U.S. Lawmakers Want Cuba Punished for North Korean Arms Shipment

Rachel Oswald, Global Security Newswire
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Rachel Oswald, Global Security Newswire
Sept. 27, 2013, 11:02 a.m.

WASH­ING­TON — U.S. law­makers on Thursday called for Cuba to be pun­ished for its il­leg­al weapons deal­ings with North Korea, ar­guing the in­ter­na­tion­al-sanc­tions re­gime would be un­der­mined if the U.N. Se­cur­ity Coun­cil does not pen­al­ize Havana.

The world learned of Cuba and North Korea’s secret arms com­merce in Ju­ly, when Panamani­an au­thor­it­ies seized a North Korean freight­er, the Chong Chon Gang, as it at­temp­ted to sail through the Panama Canal. A sub­sequent search of the cargo ship’s hold re­vealed 25 con­tain­ers filled with So­viet-made con­ven­tion­al weapons. Havana quickly claimed own­er­ship of the mil­it­ary hard­ware, say­ing it simply was be­ing trans­por­ted to North Korea for ret­ro­fit­ting, after which it would be re­turned to the Carib­bean na­tion.

“Fail­ure to hold the Cuban gov­ern­ment fully re­spons­ible will … be a slap in the face to our al­lies,” Rep­res­ent­at­ive Mat­thew Sal­mon (R-Ar­iz.) said at a House For­eign Af­fairs sub­com­mit­tee hear­ing. “If Cuba is al­lowed to get away with this this time, it would send a ter­rible mes­sage to Panama which put its re­sources and its repu­ta­tion on the line to in­ter­cept this ves­sel.”

Sal­mon, who chairs the Sub­com­mit­tee on the West­ern Hemi­sphere, said not rep­rim­and­ing Cuba “in the strongest terms avail­able” risks send­ing the mes­sage to oth­er coun­tries it is not worth  pur­su­ing fu­ture pos­sible vi­ol­a­tions of the sanc­tions re­gimes tar­get­ing North Korea and Ir­an.

Oth­er na­tions, such as Venezuela, could be em­boldened to think they can vi­ol­ate Se­cur­ity Coun­cil sanc­tions tar­get­ing rogue na­tions and get away with it, he said.

The Ari­zona law­maker said Cuba was car­ry­ing out a “charm of­fens­ive” at the United Na­tions aimed thwart­ing any pun­ish­ment from the Se­cur­ity Coun­cil com­mit­tee that is re­spons­ible for sanc­tions against North Korea.

“Laws … that are not en­forced and de­fen­ded will lose value and re­spect,” sub­com­mit­tee Rank­ing Mem­ber Al­bio Sires (D-N.J.) said. “The U.S. and the U.N. should demon­strate that there are con­sequences to de­fy­ing in­ter­na­tion­al laws.”

Sub­com­mit­tee mem­ber Ileana Ros-Le­htin­en (R-Fla.) cri­ti­cized the Obama ad­min­is­tra­tion for hold­ing talks with Cuba on mi­gra­tion and re­sum­ing mail ser­vices when Havana was car­ry­ing out secret weapon deals with Py­ongy­ang.

“What mes­sage do you think it sends to our com­mit­ment to re­gion­al se­cur­ity, to move ahead with talks with the [Castro] re­gime, des­pite this blatant vi­ol­a­tion of in­ter­na­tion­al law like the one in­volving the North Korean ship?” the Flor­ida rep­res­ent­at­ive said.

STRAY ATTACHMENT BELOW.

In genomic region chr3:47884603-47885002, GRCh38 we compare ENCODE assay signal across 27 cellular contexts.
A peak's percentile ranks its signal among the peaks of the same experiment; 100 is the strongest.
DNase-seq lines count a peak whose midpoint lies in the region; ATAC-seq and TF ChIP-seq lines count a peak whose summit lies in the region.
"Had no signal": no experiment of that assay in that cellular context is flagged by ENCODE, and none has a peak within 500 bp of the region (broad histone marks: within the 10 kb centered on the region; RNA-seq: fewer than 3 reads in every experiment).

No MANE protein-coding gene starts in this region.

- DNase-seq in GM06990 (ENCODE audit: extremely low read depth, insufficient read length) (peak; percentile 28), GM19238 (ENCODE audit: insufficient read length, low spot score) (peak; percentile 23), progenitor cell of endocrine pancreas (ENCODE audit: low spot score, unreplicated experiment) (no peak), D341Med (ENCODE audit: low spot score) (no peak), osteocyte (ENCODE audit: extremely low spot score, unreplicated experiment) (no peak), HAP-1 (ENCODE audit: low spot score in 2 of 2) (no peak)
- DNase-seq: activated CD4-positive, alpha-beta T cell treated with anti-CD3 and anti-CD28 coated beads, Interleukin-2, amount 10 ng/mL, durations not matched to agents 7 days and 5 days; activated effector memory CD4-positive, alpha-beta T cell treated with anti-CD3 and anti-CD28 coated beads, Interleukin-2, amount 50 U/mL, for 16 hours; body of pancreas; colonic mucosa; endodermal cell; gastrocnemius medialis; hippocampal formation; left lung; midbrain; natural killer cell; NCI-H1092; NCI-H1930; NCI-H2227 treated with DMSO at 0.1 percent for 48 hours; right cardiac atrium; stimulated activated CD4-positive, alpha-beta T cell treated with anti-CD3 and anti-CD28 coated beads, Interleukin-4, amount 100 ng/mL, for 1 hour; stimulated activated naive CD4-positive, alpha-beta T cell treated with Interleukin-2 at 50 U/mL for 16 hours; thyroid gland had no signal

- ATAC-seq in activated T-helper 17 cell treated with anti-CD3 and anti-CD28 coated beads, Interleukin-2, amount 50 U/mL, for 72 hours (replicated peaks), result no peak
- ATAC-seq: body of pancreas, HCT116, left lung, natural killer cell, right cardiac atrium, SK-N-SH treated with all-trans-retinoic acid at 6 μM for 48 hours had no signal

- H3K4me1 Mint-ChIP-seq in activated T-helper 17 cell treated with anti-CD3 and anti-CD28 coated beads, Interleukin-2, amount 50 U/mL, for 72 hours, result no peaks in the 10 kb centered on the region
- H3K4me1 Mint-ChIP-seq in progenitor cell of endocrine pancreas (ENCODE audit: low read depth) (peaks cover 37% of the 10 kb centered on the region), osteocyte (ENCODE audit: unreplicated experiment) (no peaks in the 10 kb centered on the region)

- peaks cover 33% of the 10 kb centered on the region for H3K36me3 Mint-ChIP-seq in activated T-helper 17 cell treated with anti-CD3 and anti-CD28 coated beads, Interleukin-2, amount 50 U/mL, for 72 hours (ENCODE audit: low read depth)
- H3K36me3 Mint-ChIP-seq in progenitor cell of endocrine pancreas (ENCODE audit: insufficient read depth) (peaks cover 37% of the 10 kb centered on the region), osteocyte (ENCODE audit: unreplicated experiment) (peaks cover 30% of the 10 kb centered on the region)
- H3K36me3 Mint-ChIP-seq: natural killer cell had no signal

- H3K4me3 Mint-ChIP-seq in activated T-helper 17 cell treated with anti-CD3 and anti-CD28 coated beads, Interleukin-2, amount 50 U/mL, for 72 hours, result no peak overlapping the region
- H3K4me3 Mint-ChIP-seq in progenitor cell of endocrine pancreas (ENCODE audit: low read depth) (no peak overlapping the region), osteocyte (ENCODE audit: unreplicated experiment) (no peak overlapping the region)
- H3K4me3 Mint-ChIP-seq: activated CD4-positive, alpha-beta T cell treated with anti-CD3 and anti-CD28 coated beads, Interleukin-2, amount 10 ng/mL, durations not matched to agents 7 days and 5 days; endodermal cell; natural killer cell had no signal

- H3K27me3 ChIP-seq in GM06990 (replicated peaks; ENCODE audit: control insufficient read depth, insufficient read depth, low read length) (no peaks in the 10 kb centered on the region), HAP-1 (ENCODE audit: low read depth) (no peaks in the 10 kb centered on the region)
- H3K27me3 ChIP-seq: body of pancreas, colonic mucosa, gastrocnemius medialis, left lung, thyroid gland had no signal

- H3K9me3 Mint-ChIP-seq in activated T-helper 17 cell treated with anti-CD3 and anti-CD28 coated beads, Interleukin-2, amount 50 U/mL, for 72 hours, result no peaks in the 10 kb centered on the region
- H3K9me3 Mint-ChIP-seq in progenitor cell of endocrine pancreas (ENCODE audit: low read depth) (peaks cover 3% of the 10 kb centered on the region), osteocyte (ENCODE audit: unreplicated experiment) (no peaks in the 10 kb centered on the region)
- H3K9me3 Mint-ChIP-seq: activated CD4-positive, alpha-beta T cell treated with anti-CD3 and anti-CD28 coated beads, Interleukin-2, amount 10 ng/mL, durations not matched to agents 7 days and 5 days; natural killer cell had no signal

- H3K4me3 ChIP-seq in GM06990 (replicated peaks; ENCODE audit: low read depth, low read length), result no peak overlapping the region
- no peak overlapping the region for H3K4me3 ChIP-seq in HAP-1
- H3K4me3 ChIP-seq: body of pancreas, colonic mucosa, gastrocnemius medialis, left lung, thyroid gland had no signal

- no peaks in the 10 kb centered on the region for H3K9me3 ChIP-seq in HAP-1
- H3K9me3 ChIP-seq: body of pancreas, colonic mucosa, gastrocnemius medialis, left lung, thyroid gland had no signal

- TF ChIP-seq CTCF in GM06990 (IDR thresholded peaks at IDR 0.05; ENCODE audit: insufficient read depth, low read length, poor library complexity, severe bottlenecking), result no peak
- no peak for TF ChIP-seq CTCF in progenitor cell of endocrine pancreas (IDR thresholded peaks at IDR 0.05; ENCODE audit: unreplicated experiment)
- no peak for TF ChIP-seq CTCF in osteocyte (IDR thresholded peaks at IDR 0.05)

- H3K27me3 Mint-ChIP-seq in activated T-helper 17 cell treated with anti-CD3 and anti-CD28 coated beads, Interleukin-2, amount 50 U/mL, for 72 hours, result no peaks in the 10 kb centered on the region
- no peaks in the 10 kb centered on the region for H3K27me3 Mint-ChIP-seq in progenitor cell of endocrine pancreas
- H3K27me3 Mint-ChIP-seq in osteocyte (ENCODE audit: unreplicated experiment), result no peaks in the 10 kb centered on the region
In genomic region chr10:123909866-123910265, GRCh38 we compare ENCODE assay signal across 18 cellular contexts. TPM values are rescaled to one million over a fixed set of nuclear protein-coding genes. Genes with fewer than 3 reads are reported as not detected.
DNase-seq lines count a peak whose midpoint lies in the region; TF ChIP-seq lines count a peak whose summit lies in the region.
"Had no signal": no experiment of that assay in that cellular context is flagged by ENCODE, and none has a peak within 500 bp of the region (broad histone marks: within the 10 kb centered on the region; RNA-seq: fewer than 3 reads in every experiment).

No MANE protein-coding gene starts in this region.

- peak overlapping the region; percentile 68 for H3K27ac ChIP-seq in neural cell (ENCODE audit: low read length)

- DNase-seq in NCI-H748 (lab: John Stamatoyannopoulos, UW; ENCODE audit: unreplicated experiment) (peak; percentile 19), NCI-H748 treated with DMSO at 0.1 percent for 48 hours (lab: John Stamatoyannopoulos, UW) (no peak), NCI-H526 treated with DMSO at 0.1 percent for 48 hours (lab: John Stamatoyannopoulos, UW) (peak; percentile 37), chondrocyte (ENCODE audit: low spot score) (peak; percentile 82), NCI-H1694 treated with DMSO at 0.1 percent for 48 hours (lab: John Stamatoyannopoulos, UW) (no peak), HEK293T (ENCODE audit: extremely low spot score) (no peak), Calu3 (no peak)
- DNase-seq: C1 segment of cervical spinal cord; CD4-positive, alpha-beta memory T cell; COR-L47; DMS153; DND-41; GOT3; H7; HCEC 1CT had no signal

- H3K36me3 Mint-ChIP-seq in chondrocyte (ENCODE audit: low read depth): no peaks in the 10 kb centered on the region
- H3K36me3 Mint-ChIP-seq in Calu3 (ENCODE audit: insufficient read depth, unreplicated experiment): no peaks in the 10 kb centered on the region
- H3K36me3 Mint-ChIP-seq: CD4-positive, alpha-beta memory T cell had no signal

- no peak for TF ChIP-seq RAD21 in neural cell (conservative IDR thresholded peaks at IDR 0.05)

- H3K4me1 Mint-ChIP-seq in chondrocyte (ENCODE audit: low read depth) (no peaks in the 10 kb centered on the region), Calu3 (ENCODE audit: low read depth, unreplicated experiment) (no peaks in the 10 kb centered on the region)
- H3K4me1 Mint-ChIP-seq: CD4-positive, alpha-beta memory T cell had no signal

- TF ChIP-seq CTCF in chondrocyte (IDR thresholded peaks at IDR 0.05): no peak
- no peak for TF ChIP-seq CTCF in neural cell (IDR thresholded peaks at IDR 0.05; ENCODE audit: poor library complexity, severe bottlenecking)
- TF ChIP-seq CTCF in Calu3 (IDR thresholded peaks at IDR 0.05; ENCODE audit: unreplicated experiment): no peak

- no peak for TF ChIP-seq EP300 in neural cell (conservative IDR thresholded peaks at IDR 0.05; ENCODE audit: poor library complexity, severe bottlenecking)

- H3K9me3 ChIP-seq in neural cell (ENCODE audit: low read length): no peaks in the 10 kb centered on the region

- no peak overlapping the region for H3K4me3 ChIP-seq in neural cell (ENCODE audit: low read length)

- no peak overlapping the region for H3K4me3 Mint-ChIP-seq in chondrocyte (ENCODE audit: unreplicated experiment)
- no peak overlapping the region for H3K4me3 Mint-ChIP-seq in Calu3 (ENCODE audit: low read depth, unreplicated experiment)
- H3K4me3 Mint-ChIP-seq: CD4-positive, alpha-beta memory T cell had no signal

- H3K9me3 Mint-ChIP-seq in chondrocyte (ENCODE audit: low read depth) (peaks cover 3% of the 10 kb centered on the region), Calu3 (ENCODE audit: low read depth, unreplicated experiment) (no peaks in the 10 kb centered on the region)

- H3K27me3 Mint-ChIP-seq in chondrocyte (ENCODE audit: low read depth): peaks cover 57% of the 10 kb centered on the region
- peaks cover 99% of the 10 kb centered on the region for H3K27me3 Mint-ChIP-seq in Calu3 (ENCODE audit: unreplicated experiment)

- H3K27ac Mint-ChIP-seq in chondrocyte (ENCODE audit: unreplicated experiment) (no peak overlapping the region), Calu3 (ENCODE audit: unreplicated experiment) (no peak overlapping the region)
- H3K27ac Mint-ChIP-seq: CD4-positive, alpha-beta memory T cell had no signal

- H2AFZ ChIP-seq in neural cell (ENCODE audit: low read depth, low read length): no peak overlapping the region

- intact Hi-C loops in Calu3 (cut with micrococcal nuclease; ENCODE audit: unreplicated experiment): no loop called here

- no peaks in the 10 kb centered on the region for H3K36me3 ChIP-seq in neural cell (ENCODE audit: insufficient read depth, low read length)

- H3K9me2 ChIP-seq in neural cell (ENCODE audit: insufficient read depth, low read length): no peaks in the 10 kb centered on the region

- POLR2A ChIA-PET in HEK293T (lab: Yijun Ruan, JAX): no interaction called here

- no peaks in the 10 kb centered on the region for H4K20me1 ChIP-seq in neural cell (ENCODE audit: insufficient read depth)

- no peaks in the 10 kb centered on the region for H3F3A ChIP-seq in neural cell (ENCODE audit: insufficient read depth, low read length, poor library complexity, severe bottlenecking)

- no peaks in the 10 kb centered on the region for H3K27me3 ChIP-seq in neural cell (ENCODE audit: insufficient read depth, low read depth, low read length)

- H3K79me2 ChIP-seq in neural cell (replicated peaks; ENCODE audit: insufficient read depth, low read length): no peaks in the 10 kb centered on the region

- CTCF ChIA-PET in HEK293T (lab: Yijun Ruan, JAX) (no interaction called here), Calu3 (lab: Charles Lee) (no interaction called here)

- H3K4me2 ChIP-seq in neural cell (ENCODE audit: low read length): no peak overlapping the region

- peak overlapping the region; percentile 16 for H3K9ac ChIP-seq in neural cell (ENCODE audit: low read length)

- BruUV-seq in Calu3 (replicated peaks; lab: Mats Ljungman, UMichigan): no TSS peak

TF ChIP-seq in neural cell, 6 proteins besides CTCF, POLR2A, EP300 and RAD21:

A full ex­am­in­a­tion of the Chong Chon Gang’s hold by Panamani­an of­fi­cials turned up two anti-air­craft mis­sile sys­tems, nine broken-down mis­siles, anti-tank guns, small arms, ar­til­lery, rock­et-pro­pelled gren­ades and two MiG jet fight­ers,  among oth­er as­sor­ted aging con­ven­tion­al weaponry, ac­cord­ing to an Au­gust re­port by the Stock­holm In­ter­na­tion­al Peace Re­search In­sti­tute that was pub­lished by the web­site 38 North.

The en­tire weapons ship­ment was sub­stan­tially lar­ger and more di­ver­si­fied than what Cuba ini­tially claimed own­er­ship of back in Ju­ly, the SIPRI re­port found.

North Korea pre­dict­ably has denied do­ing any­thing wrong and de­man­ded that Panamani­an au­thor­it­ies give it back the Chong Chon Gang and re­lease its crew from cus­tody. Panama City has ig­nored those de­mands. The Panama Canal Au­thor­ity on Thursday im­posed a fine of up to $1 mil­lion on the ship’s own­ers, ac­cord­ing to a Re­u­ters re­port.

Sires said he doubted Cuba’s claim it was send­ing the weapons to North Korea for over­haul­ing.

“If only for re­pairs, then why did Cuba not ask oth­er na­tions in­stead of break­ing vari­ous U.N. Se­cur­ity Coun­cil res­ol­u­tions,” he said. “With North Korea do­ing its best to re­fur­bish its mil­it­ary hard­ware, it is more likely that fight­er jets were in­ten­ded to stay in North Korea.”

SIPRI seni­or re­search­er Hugh Grif­fiths, who co-wrote the re­port, told the sub­com­mit­tee in an on­line video call that if Havana truly wants to show it was act­ing in good-faith in the Chong Chon Gang in­cid­ent, it must first in­vite in­vest­ig­at­ors from the U.N pan­el of sanc­tions ex­perts to the Carib­bean na­tion and provide full dis­clos­ure on all as­pects of deal — steps the Com­mun­ist gov­ern­ment there has not yet taken.

Grif­fiths said the Se­cur­ity Coun­cil sanc­tions pan­el should also in­vest­ig­ate voy­ages to Cuban ports by North Korean cargo ships that took place pri­or to Ju­ly.

“Some of these voy­ages may be as­sessed as car­ry­ing a high risk of pro­lif­er­a­tion con­cern on the basis of the ves­sel’s flag, age, past re­gis­tra­tion, own­er­ship pat­terns, its safety re­cord and, most im­port­antly, vari­ous voy­age rout­ing an­om­alies,” he said.

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